The language of words and numbers inherent in thoughts removes the barrier between expert and layman…even when it comes to God the Creator of the organized complexity we discover in the physical universe.
Skeletal explanatory frameworks are accessible to layman non-experts, simply by virtue of their technical complexity being translated into the story-telling language of understandable words and numbers.
This is what we find today on the Internet.
After-the-fact hindsight helps
Explanatory storylines also become popularly accessible through the benefit of hindsight over time that makes revolutionary, cutting-edge scientific discoveries in the past understandable today, that were unheard of five or ten years prior to their historical discovery.
For example, I cannot capably give a one-hour lecture to college physics students on Einstein’s General Theory of Relativity first proposed in 1916, but after reading a book or two on the subject or watching a 30-minute podcast on You Tube, I know more about the general concept of the relativity of time-travel than someone in 1910, for example.
Although I am not an astrophysicist, I know more about the Big Bang discovered by Edwin Hubble in 1929, than someone living in 1920.
Although I am not a geneticist or microbiologist, I know more about the general outlines of DNA and the molecular machinery inside living cells, discovered by Francis Crick and James Watson in 1953, than someone living in 1945.
Although I am not a PhD professor of biological evolution at a university, I know more about the pros and cons of macroevolution than a person living in 1850.
In this book I am making generalized observations and conclusions that fall within the purview of skeletal explanatory frameworks…that given some degree of research at the popular level can reasonably inform our choice of worldview ideologies for living.
Discernment and critical-thinking are needed in the modern marketplace of ideas
In today’s world, the essential human attributes are the exercise of discernment and critical-thinking, and not the accumulation of more data that widens the artificial perception of the gap between expert and layman.
In my opinion, we have enough evidence to make an informed decision regarding the purpose and meaning of life.
This gets down to the essence of pondering our creation, a question that cannot be relegated to the authority of human scientists to decide for us.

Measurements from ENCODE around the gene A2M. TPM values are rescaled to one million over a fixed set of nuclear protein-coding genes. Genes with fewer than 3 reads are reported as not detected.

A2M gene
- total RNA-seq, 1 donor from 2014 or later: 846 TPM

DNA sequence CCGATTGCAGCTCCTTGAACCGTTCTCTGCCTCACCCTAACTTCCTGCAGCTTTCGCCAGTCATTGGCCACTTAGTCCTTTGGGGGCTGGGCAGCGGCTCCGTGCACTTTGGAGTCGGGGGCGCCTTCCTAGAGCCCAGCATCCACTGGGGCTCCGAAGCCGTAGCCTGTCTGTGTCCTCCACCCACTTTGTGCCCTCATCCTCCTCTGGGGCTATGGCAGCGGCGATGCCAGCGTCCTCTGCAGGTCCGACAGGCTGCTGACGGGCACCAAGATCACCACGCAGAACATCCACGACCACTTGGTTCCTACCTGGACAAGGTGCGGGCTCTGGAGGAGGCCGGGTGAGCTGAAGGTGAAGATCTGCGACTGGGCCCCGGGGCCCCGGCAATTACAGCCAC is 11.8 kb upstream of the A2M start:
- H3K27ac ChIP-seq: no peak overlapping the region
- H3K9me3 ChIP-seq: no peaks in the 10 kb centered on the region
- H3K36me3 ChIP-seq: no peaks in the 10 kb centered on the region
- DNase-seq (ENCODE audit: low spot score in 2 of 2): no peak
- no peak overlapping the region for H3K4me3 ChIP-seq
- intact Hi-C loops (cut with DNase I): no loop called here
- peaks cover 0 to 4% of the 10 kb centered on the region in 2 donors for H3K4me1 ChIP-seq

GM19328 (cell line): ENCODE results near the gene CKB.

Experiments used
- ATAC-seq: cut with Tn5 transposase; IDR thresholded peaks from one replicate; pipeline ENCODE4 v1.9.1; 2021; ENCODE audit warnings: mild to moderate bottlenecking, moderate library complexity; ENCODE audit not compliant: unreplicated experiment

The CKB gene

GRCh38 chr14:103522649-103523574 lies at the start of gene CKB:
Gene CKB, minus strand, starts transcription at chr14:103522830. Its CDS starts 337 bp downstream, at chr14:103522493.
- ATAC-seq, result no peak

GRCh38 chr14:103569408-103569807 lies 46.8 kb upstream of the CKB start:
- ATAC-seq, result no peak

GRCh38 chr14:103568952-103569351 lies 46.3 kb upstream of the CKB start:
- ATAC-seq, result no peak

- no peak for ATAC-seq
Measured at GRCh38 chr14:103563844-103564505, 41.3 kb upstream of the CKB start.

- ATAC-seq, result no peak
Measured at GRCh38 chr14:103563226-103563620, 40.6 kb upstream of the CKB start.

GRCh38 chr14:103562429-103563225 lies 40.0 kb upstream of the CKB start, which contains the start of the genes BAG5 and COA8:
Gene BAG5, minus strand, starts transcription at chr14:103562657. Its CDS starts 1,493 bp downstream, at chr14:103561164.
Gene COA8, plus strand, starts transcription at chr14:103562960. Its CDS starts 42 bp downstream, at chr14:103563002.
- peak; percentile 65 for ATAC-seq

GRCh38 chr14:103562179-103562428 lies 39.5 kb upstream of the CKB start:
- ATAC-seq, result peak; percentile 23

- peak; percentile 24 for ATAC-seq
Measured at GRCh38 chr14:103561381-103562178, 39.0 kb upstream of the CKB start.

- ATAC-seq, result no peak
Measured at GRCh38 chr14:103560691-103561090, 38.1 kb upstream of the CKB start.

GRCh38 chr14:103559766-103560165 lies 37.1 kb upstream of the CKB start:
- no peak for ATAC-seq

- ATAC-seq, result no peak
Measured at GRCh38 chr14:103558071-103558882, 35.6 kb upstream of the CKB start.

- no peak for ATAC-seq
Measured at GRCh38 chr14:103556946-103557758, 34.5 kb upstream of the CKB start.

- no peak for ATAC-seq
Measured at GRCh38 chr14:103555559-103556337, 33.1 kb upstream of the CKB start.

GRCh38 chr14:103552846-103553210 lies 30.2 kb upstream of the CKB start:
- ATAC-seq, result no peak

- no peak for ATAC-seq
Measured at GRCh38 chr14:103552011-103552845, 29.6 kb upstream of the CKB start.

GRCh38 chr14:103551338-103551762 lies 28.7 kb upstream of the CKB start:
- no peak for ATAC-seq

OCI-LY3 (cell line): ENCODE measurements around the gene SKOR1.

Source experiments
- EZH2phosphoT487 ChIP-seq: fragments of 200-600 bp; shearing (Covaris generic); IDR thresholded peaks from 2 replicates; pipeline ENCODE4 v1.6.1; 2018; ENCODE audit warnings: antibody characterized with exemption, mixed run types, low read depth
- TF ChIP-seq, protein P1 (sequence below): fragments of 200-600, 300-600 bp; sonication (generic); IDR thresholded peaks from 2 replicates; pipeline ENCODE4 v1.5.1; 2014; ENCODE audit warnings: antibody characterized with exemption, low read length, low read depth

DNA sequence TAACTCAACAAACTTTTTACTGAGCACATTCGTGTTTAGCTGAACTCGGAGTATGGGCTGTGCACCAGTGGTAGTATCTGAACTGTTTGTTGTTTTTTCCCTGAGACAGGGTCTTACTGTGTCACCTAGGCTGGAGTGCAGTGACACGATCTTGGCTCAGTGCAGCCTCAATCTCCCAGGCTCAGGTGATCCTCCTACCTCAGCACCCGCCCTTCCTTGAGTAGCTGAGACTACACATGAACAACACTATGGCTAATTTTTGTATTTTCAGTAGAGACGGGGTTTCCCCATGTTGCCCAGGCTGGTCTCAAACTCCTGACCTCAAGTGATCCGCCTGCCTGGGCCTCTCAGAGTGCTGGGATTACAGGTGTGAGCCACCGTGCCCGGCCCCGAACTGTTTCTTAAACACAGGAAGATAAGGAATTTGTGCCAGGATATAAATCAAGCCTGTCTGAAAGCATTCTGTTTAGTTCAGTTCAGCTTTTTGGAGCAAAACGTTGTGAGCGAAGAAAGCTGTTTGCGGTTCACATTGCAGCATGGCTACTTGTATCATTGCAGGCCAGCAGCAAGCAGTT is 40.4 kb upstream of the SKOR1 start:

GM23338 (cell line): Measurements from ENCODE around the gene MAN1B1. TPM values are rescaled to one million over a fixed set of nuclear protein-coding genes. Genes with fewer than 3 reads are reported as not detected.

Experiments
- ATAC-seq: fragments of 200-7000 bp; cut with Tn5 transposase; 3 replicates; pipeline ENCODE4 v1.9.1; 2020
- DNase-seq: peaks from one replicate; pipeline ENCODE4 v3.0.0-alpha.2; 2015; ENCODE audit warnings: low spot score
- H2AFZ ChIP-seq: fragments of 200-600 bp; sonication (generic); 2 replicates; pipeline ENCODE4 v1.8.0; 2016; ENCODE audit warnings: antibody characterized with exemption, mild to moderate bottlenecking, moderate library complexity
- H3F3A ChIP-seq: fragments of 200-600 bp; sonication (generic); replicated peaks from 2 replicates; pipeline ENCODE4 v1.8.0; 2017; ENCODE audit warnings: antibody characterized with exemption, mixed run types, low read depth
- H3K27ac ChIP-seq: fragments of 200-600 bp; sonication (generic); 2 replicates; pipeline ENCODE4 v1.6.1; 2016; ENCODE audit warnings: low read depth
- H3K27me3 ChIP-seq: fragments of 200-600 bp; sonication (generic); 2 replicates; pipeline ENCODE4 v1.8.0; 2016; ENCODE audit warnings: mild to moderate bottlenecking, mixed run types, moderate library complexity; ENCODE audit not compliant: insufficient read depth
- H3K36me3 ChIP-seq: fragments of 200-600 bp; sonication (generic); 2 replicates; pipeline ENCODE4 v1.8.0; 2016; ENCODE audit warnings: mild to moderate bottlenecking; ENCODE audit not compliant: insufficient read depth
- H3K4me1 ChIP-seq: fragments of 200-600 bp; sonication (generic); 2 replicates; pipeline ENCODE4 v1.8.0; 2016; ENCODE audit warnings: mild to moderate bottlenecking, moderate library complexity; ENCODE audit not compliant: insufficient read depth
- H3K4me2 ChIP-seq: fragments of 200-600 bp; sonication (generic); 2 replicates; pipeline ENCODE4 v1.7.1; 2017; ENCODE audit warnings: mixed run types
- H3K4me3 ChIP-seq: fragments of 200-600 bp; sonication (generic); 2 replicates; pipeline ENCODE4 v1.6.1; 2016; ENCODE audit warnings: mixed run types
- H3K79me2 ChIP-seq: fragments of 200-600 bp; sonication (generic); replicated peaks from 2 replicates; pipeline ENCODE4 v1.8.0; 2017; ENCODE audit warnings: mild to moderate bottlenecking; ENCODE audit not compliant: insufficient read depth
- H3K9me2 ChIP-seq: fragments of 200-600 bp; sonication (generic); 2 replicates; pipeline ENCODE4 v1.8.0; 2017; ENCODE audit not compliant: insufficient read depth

One of the key points here is that both science and God-composed journey of faith life-scripts in the Bible are about discernment.
Using an analogy given in an upcoming essay, a defense attorney and a prosecutor can argue both sides of the same identical facts in a criminal case.
The search for the single point of truth starts with a continuum line having several options that can be “spun” into the different scenarios of guilt or innocence. At the completion of the courtroom trial the case is then given to the jury to decide.
This is an essence of reality. Truth can be downgraded…corrupted…into falsehoods.
Scientific materialists through their worldview ideology chop-off a large segment of the continuum line of options before the “both sides” of the argument can even begin.
The galactic-scale irony in our modern times is that the empiricism of the fact-based evidence that scientists pursue, is the very thing that the God of the Bible deliberately intended by making the natural world orderly and intelligible.
But the God of the Bible also gifted humans with the intellectual and moral capacity to correspond to this intelligibility.
This is a reality that should go a long way towards highlighting the existence of purpose in human life.
The realistic combination of mass/energy and agency provides the fullest spectrum for exploration in search of the various points of truth…in science and in the broad array of moral concepts.
Truth is discerned through experience…in scientific investigation and in a God-composed journey of faith life-script.
As a Christian, I can have both.
In fact, I must have both in operation to actualize an acceptable level of “sanity” in supervising multiple-unit housing construction jobsites…my chosen career…in the effort to minimize the daily routine of “putting-out fires” in the never-ending reactive mode of problem-solving.
Debugging housing construction is all about pinpointing the one correct point on the continuum line of possible options. It is about discovering through the lessons-learned of experience and observation the one, true, optimum design and construction for a particular activity, eliminating other possibilities that result in problems and mistakes.
Whether it is doing the basic field research to discover and document mistakes in housing construction, or learning by the mistakes I make as a redeemed yet imperfect person inhabiting an “earthen vessel” as described by Paul in 2 Corinthians 4:7…both journeys require humility.
The overall journey requires the initial recognition and acknowledgment of the humility of knowing I am imperfect in both of these realms of discovery…the technical and the moral.
From the book Pondering Our Creation: Christian Essays on Science and Faith.